Italian tenor Enrico Caruso was the first gramophone star to sell more than a million copies with his 1904 recording of “Vesti la giubba” from the opera “Pagliacci” (Clowns) by Ruggero Leoncavallo. Here are his recordings from the 30th of November 1902, the 1st of February 1904, and the 17th of March 1907.
Vesti la giubba (English: Put on the costume) is a famous tenor aria from Ruggero Leoncavallo’s 1892 opera Pagliacci (Clowns) and is regarded as one of the most moving arias in the operatic repertoire. It is sung at the conclusion of the first act, when Canio discovers his wife’s infidelity, but must nevertheless prepare for his performance as Pagliaccio the clown because “The show must go on”.
The pain of Canio (Caruso) is portrayed in the aria and exemplifies the entire notion of the ‘tragic clown’: smiling on the outside but crying on the inside. This is still displayed today as the clown motif often features the painted-on tear running down the cheek of the performer.
Pagliacci is the only Leoncavallo opera that is still widely staged.
Vesti la Giubba lyrics
Italian: Vesti la Giubba
Recitar! Mentre preso dal delirio,
non so più quel che dico,
e quel che faccio!
Eppur è d’uopo, sforzati!
Bah! Sei tu forse un uom?
Tu se’ Pagliaccio!
Vesti la giubba e la faccia infarina.
La gente paga, e rider vuole qua.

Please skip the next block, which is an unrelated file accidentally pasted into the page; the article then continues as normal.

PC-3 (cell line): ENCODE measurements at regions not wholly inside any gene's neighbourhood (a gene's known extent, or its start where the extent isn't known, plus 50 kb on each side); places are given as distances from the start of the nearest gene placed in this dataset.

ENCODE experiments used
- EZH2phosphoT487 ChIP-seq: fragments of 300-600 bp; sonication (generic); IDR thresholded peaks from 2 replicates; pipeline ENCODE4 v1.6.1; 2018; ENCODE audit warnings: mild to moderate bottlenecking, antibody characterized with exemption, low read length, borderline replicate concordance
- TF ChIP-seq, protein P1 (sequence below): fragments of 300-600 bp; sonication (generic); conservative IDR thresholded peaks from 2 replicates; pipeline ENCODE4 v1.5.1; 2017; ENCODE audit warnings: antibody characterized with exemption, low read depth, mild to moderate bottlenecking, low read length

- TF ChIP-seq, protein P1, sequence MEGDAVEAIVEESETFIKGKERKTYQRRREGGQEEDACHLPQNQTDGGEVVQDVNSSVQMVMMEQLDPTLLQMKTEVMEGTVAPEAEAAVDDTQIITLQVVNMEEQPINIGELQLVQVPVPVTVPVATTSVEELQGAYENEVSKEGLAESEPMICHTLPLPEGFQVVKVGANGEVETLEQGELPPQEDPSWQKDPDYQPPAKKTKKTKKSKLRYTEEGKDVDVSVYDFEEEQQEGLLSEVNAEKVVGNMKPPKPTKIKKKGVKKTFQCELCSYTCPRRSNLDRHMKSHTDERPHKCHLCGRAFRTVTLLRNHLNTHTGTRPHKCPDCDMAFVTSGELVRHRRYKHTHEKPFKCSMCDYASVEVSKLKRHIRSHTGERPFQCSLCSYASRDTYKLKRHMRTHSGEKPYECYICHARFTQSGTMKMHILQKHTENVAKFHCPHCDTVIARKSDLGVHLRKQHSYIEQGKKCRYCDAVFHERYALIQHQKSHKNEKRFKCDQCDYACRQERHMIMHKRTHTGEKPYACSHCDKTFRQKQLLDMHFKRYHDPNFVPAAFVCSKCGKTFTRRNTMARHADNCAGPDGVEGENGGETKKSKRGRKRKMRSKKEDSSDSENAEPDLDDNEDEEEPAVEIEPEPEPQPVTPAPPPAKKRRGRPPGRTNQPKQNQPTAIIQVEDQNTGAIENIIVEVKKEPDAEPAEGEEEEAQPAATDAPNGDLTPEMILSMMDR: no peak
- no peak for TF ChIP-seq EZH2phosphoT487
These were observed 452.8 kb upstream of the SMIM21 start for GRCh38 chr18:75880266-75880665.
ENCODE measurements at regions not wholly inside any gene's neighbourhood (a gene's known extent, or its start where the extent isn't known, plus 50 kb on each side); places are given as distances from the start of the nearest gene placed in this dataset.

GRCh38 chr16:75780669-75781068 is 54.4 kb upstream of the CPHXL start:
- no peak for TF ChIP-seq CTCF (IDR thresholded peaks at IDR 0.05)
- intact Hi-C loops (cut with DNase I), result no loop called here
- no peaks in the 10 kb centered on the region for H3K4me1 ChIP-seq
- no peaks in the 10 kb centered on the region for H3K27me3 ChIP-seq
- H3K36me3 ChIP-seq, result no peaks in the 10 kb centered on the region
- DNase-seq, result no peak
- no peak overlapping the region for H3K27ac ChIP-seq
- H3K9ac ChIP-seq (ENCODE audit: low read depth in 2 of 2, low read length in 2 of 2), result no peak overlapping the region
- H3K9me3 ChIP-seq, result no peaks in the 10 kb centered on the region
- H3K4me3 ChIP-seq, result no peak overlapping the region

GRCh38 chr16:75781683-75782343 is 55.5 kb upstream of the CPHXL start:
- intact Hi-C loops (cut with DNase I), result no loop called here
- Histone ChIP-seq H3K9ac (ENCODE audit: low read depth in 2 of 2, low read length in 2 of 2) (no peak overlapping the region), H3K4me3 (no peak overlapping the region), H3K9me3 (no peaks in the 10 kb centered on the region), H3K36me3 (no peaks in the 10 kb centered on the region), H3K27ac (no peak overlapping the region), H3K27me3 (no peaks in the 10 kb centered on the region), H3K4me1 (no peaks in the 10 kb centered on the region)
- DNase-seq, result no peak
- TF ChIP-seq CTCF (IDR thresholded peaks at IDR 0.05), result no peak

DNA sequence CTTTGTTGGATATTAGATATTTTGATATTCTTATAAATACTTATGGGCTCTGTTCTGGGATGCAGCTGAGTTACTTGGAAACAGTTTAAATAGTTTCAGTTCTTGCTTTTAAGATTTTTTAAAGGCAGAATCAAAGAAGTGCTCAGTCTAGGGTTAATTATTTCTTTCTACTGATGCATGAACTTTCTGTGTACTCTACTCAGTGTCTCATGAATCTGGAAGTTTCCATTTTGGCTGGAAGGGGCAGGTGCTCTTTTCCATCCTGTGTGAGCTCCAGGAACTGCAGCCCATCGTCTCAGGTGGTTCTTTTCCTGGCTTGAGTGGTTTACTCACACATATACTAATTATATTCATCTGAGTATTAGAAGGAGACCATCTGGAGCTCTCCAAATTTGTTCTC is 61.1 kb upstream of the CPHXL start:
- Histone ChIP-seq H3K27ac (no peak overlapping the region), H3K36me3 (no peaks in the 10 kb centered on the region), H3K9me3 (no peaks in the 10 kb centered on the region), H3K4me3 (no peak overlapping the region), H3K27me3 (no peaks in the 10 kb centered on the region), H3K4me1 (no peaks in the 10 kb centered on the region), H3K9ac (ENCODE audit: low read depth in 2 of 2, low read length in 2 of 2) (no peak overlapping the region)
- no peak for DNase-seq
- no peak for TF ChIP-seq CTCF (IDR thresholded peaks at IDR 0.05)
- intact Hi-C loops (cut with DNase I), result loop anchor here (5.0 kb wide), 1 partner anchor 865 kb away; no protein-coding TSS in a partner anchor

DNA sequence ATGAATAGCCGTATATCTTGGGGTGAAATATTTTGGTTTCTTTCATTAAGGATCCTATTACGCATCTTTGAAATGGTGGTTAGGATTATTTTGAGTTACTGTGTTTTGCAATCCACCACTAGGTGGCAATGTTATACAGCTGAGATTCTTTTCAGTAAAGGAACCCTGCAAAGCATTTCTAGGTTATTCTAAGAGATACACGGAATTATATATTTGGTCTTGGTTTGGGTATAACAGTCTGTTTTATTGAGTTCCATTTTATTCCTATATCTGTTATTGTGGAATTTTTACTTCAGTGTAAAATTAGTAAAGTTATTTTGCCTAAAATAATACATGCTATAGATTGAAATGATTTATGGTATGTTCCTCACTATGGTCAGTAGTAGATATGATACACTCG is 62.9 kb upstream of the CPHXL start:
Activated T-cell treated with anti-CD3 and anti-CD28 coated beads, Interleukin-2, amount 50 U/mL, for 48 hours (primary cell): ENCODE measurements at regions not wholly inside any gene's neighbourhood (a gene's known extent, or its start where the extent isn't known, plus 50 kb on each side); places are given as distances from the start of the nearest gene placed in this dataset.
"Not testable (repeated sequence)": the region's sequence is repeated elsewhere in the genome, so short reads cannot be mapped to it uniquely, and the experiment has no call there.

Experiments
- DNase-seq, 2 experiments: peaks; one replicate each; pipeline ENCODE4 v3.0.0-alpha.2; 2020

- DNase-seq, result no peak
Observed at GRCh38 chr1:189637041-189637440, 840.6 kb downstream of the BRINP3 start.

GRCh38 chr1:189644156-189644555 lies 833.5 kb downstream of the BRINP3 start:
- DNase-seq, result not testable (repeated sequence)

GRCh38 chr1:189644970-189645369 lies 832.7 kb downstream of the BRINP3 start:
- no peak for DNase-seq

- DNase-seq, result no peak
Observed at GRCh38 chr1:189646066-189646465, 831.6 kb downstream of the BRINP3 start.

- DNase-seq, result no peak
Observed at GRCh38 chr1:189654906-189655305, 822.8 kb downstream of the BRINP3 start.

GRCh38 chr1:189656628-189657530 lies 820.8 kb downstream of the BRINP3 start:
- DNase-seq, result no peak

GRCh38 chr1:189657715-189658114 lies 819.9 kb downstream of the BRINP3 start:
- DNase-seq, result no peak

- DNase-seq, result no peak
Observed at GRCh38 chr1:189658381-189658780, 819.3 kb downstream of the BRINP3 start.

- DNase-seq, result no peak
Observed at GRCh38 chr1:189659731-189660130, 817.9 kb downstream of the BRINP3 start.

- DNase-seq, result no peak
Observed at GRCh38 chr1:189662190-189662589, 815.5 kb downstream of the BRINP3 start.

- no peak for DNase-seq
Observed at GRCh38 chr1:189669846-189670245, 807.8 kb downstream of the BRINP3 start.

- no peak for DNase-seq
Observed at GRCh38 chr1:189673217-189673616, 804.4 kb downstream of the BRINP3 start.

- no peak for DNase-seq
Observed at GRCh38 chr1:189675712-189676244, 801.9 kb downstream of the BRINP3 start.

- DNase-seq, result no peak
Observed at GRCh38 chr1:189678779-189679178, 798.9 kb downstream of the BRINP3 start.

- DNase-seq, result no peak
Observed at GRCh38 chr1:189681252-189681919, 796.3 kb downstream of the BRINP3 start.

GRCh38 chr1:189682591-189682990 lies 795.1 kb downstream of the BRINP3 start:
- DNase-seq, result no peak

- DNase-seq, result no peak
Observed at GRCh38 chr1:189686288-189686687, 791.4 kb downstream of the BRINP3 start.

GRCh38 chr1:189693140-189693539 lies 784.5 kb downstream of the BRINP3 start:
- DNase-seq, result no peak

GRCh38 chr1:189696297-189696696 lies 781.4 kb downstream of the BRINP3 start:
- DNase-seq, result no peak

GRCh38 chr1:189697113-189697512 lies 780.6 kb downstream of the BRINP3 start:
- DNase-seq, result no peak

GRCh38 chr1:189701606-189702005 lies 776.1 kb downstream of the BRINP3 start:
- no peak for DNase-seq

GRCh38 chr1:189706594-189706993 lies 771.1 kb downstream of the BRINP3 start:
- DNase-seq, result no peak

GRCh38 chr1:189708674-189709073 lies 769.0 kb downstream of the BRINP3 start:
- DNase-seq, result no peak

E se Arlecchin t’invola Colombina,
ridi, Pagliaccio, e ognun applaudirà!
Tramuta in lazzi lo spasmo ed il pianto
in una smorfia il singhiozzo e ‘l dolor, Ah!
sul tuo amore infranto!
Ridi del duol, che t’avvelena il cor!
English Translation: Put on your costume
Act! While in delirium,
I no longer know what I say,
or what I do!
And yet it’s necessary… make an effort!
Bah! Are you not a man?
You are a clown!
Put on your costume and powder your face.
The people pay to be here, and they want to laugh.
And if Harlequin shall steal your Columbina,
laugh, clown, so the crowd will cheer!
Turn your distress and tears into jest,
your pain and sobbing into a funny face – Ah!
at your broken love!
Laugh at the grief that poisons your heart!
One of the most famous Italian operatic tenors in the 20th century, Enrico Caruso (25 February 1873 – 2 August 1921) sang to great acclaim at the major opera houses of Europe and the Americas.
He is usually considered the greatest operatic tenor ever, and he was the first opera star to make best-selling recordings. He sold more than a million records with his 1904 recording of “Vesti la Giubba” from the 1892 opera “Pagliacci” (English: Clowns) by Ruggero Leoncavallo.
His voice had a combination of the full baritone-like character with smooth and brilliant tenor qualities. His range was broadened into baritone at the expense of the higher tenor notes. But, although he reached the high C, Caruso usually transposed in order to avoid it. He shares this habit with other tenors including Mario Del Monaco, Plácido Domingo, José Carreras, Richard Tucker, Beniamino Gigli, Aureliano Pertile, etc.